American Stereography #2
|| 3/16/2007 || 7:33 am || Comments Off on American Stereography #2 || ||
Screenshot below features Chicago Quilt #2 and Dupont Circle Quilt #2
Building off of American Stereography #1 this map uses the same HTML template.
These “zooms” aka details from the center, were created by taking the 800 x 800 center of an 18,000 x 12,000 map and were originally created to show central scale. Not all the maps I made in 2006 have this second zoom because the exact ceter was water, which doesn’t look very interesting.
The backgrounds are also the “zoom to the center” of the various DC maps.
Total Foreground Maps: 136
Total Backgrounds Maps: 45
Number of Visual Combinations: 6,120
American Stereography #1
|| 3/15/2007 || 1:18 pm || Comments Off on American Stereography #1 || ||
I mentioned before that I was working on a means to do stereo projections. Well it turned out to be easier than I thought. I simply had to make the random image be the same image displayed on the left and right. It’s not what I’d call perfect stereography, but it’s a good start. I plan on making at couple more of these using the details from the exact centers of the maps.
The pixels used in this interactive map are, follow me here, a 4,200 by 4,200 section from a 18,000 by 12,000 map made in 2006, reduced to 800 x 800, then reduced again to 400 x 400. The reductions are done so the map zoom-ins both fit on the screen. The first reduction is what you’ll find if you click on the (more..) link on my quilt projection blog entries. The second reduction is done via the HTML on the webpage so people with screen width’s less than 1600 pixels wide will be able to see the imagery side by side.
The background is the opposite of Lost in America’s Last Colony and features places & spaces in Washington, DC. I might remove this altogether to make it easier on the eyes….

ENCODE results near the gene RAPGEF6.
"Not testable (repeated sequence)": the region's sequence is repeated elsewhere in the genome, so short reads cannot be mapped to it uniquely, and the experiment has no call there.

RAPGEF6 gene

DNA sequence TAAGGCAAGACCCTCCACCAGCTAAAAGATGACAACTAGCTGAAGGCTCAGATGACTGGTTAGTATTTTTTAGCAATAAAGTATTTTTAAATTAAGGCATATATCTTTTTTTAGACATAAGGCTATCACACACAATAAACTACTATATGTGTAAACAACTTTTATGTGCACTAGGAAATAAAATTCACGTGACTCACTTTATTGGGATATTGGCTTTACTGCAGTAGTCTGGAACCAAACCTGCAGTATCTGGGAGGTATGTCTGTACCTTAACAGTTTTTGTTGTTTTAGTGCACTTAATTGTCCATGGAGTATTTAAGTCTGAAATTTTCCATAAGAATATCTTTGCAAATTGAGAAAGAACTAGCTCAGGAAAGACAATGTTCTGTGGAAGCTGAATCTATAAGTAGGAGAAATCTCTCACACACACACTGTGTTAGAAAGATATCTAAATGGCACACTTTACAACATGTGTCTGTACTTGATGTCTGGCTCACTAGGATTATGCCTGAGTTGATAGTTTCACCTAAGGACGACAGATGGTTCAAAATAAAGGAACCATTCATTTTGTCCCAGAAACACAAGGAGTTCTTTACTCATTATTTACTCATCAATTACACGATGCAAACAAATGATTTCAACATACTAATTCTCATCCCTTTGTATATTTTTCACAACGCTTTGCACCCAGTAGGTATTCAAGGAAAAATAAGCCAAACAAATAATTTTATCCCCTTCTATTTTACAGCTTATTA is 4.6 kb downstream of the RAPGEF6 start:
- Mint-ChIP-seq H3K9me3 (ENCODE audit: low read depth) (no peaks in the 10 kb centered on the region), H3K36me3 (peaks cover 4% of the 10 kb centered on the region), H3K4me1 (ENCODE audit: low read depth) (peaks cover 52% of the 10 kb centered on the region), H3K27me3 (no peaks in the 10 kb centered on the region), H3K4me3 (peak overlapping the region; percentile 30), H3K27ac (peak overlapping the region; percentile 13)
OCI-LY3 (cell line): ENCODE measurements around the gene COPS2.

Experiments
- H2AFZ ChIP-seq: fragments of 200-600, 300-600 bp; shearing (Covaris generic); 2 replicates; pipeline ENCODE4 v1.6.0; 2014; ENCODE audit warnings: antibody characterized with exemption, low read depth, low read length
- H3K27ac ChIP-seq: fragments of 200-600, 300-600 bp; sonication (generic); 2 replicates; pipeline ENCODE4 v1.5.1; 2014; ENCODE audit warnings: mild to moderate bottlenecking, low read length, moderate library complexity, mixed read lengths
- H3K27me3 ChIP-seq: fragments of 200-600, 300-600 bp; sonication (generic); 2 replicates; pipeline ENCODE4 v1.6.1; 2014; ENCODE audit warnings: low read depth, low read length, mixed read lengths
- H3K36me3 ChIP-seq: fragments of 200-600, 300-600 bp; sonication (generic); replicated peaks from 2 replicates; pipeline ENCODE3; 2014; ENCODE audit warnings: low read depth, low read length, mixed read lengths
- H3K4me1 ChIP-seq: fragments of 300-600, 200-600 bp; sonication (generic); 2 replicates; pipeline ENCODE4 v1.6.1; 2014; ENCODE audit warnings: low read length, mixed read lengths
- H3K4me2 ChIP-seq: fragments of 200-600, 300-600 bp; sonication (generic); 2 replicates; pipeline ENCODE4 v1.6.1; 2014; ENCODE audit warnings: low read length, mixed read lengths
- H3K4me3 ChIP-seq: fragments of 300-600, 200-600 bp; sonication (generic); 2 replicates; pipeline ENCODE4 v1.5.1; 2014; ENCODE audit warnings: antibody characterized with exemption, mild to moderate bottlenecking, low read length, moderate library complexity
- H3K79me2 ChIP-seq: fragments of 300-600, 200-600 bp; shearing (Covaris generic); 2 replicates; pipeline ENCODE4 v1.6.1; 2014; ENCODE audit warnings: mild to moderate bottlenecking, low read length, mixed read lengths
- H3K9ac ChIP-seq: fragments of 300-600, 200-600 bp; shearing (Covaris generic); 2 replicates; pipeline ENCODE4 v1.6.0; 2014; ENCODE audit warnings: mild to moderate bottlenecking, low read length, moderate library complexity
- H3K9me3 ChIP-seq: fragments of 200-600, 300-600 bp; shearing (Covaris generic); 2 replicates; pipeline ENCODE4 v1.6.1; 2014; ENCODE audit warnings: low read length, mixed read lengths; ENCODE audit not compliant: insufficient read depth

–>Wikipedia on Stereoscopy
the number one question people have asked…
|| || 12:04 pm || Comments Off on the number one question people have asked… || ||
Since the story was published yesterday, the number one question people keep asking me is:
Where can I purchase your maps?
For the last month or so I’ve been resizing my maps from their original 18,000 x 12,000 size to 9,000 x 6,000 and uploading them to my on-line store, “Geospatial Art” at ImageKind.com. I currently have a 198 available, including over 50 of Washington, DC. I am still adding more. And for you RSS feedsters, each gallery has it’s own RSS feed so you’ll know when I add new maps. You can view all of the galleries here.
They can be printed from 10″ x 8″ to 60″ x 40″ on your choice of paper. The most popular is the 60″ x 40″ on the cheapest paper which costs about $93 plus shipping. However, as fine art, I reccomend going with printing the map on canvas, at it’s largest size, and having it framed locally.
|| 3/11/2007 || 10:23 pm || Comments Off on Interactive Inequality || ||
This interactive map is pretty simple. On the left are places around America and on the right are places in Washington, DC. Above each image I have written “CITIZENS” and “COLONISTS” to denote the fact that DC residents are second-class citizens who currently suffer taxation without representation.Â Each time you click, you get two new locations in America, but because of geography, the people living in the respective locations are not equal.Â Interactive Inequality.
Lost in America’s Last Colony
|| 3/10/2007 || 9:05 am || Comments Off on Lost in America’s Last Colony || ||
Click the image above to view my first map in the “Lost Series”
View the map’s Legend after the fold:
The Lost Series
|| 3/6/2007 || 2:02 am || Comments Off on The Lost Series || ||
Using the same php code that rotates my banners, I have begun to make my next generation of maps. Since I am not actively making too many new maps at the moment, I’ve decided to start dabbling with methods of displaying my maps.
Five files were placed on-line for nearly each map I made in 2006: the full-size map (18,000×12,000 pixels reduced to 1,200×800), a zoom-to the center (reduced from 4200×4200 pixels to 800×800 pixels), a direct zoom-in to the center (at 800×800 pixels), and two details picked randomly from somewhere on the map (Harvard Quilt – NE linked for visual explanation).
By copying these various files to new folders on my website I’ve developed a means to randomly select any of the five different files. The result is a series of interactive web pages that are defined by geography and type of cartographic detail. The main drawback to the php script I am using is that you never see the name of the map you are looking at. Paradoxically, this also means you really are lost in the maps. A compass will not help you much :)